Denmark is often cited as having the healthiest teeth in the world. According to data from the World Health Organization, Denmark has the lowest rate of tooth decay and tooth loss in adults and children. But why exactly do the Danes have such healthy teeth? There are several key factors that contribute to Denmark’s dental health success.
National Dental Care System
One of the biggest reasons for Denmark’s dental health accomplishments is its national dental care system. Dental care is included under Denmark’s national health insurance program, which means regular dental visits and preventative oral health care is free or heavily subsidized for all citizens.
This has enabled the vast majority of Danes, regardless of socioeconomic status, to access affordable dental care starting from a young age. According to the OECD, around 83% of Danes visited the dentist in the past 12 months, a higher rate than most other countries.
Key Facts About Denmark’s Dental Care System
- Free or subsidized dental care for all citizens covered under the national health insurance. This includes exams, x-rays, cleanings, fillings, extractions, root canals, crowns, dentures and more.
- Low out-of-pocket costs for all dental treatment – no co-payments required for basic services. More complex treatments have co-pays capped at around 30-60% of the cost.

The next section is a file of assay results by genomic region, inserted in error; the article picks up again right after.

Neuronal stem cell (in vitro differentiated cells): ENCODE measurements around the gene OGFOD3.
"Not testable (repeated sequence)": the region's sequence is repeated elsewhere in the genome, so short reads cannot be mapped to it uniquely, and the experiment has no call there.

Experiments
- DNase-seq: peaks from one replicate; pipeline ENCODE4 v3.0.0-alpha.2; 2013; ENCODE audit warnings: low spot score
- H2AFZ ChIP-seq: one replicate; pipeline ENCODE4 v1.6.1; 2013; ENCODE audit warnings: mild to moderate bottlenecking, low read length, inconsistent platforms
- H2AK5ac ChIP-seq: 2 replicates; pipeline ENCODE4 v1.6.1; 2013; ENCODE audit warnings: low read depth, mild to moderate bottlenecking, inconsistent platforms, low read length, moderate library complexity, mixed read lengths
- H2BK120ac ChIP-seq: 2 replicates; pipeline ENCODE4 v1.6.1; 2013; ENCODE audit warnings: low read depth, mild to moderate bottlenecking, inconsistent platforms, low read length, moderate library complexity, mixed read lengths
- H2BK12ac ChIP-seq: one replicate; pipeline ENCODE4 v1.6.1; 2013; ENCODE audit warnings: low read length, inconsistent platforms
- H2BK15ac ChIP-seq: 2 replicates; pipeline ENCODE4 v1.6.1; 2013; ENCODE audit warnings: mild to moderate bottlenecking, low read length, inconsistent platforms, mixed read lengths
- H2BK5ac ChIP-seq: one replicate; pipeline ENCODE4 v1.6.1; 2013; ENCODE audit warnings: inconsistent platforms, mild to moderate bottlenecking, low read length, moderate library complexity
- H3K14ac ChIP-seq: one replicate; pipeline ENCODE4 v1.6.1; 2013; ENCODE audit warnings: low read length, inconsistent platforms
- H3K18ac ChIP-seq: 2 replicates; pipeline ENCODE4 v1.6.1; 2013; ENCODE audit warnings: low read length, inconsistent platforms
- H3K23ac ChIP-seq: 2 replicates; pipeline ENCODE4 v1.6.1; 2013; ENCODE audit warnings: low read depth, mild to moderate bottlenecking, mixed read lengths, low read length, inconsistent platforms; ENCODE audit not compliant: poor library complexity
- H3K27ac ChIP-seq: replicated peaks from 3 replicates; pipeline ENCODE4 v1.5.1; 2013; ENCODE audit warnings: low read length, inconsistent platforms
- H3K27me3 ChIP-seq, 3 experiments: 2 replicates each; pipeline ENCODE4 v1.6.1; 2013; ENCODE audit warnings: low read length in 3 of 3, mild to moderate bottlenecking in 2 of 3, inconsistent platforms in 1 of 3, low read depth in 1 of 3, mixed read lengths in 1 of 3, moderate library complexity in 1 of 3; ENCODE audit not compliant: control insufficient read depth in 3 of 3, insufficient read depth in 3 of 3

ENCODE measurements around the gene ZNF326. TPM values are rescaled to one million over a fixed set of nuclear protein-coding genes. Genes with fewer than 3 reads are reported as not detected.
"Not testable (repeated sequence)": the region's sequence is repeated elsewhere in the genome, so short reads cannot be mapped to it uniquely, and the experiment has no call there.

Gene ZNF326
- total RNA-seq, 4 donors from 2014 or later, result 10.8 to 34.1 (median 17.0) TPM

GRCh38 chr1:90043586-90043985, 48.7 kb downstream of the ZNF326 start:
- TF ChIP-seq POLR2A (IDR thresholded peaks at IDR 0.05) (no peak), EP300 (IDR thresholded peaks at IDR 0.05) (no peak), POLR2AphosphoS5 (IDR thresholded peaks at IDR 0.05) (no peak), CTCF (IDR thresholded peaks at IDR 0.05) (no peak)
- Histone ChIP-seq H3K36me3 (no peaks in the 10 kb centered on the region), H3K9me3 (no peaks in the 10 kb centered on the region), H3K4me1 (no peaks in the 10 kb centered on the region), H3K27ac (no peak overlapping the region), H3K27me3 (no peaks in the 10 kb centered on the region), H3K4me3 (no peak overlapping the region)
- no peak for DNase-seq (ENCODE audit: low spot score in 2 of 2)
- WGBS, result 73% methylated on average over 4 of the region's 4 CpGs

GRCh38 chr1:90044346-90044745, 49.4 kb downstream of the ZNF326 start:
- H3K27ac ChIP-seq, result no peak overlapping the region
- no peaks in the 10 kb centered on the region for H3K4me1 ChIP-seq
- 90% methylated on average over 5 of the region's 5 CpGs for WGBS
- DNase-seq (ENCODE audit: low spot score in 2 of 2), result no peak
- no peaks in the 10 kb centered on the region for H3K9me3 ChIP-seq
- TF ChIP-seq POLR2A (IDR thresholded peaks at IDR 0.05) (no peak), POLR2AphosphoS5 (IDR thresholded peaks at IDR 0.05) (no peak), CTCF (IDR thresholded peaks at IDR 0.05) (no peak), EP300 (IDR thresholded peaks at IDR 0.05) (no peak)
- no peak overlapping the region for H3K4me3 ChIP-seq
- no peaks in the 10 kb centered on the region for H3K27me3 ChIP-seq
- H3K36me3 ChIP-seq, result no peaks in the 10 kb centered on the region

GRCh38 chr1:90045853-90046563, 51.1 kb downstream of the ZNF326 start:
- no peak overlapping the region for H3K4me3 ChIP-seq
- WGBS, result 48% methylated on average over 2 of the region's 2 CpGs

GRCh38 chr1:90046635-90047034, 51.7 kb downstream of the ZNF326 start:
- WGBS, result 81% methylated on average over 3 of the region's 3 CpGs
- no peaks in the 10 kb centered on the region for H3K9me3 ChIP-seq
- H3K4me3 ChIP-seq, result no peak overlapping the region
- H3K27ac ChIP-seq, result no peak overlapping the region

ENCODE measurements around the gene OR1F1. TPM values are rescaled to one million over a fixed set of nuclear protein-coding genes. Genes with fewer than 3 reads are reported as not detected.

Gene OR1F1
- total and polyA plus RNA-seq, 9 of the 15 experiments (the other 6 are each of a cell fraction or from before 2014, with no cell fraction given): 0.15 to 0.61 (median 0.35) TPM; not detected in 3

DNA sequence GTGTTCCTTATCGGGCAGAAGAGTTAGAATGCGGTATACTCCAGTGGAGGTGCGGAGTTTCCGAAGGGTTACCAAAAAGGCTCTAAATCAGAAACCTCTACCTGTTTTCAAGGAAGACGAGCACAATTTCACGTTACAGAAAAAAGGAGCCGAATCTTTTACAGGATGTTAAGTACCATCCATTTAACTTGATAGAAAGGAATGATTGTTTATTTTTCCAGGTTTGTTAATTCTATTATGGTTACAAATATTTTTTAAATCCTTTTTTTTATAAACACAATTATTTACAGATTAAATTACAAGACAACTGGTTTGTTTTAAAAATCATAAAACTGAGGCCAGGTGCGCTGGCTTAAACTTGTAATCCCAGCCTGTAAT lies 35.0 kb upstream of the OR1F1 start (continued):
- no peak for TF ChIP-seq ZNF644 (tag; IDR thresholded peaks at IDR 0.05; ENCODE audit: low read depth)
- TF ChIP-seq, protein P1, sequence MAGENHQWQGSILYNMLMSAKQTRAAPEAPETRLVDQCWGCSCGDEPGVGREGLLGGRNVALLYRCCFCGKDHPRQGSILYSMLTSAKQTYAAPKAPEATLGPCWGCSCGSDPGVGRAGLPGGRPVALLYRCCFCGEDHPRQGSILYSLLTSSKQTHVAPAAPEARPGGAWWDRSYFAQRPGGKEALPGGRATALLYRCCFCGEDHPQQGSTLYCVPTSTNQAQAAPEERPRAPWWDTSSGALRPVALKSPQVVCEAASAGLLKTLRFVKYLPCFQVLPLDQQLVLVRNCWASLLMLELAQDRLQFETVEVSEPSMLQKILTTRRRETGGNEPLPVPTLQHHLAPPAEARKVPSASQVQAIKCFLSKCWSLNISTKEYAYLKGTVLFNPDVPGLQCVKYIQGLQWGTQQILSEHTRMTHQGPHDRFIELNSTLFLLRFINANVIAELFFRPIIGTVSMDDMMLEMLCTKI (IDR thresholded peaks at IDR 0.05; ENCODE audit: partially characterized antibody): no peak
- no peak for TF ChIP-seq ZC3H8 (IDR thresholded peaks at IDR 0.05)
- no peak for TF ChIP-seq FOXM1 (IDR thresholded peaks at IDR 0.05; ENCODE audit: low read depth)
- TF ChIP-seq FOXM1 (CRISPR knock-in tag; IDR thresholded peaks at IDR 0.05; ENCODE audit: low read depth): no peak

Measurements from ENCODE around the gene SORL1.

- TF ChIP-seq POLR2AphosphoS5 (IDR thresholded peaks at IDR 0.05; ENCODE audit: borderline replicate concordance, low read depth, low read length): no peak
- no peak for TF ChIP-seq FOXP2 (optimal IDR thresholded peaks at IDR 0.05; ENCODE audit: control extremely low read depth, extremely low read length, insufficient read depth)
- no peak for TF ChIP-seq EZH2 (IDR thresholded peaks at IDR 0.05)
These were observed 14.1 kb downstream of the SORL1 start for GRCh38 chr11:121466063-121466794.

- Strong focus on preventative services like regular check-ups, teeth cleanings, and early cavity detection. This reduces the need for invasive treatments later on.
- Mandatory dental care for all children and adolescents under age 18 to instill positive habits.
- High overall dentist density – 63 dentists per 100,000 population. This is well above the EU average and reduces wait times.
- Good geographical distribution of dentists across urban and rural areas.
This extensive public dental program is largely funded by the country’s high taxes which subsidize the welfare state. However, the long-term benefits of good oral health care access outweigh the costs. Denmark views dental health as a public health priority.
School Dental Care Programs
Another major factor is the priority placed on dental care for children and adolescents. All public schools in Denmark have a dental care program, where a dental hygienist regularly examines the students’ teeth.
This allows any potential dental issues to be caught early. The hygienist can then refer serious cases to a dentist, while providing teeth cleanings and preventative oral health education to all students directly in the school.
By age 15, a typical Dane will have had their teeth examined about 25 times as part of the school dental care program. This establishes lifelong positive dental care habits.
Key Facts About School Dental Programs
- Free regular dental examinations for all students in public school, conducted in the school clinic.
- Provided directly at schools 1-2 times per year by qualified dental hygienists.
- Includes teeth cleanings, fluoride treatments, check-ups, and oral health education.
- Helps identify dental issues like cavities early so they can be treated.
- Begins habits of good regular self-care and hygiene from childhood.
- High participation rates, as parents do not need to schedule appointments.
|Age||Average # of Dental Exams|
|6 years old||3 exams|
|12 years old||13 exams|
|15 years old||25 exams|
This comprehensive school dental care system ensures children get into the habit of regular dental visits from the very start. It also makes it easy for parents and reduces disparities since every child is checked at school regardless of socioeconomic status.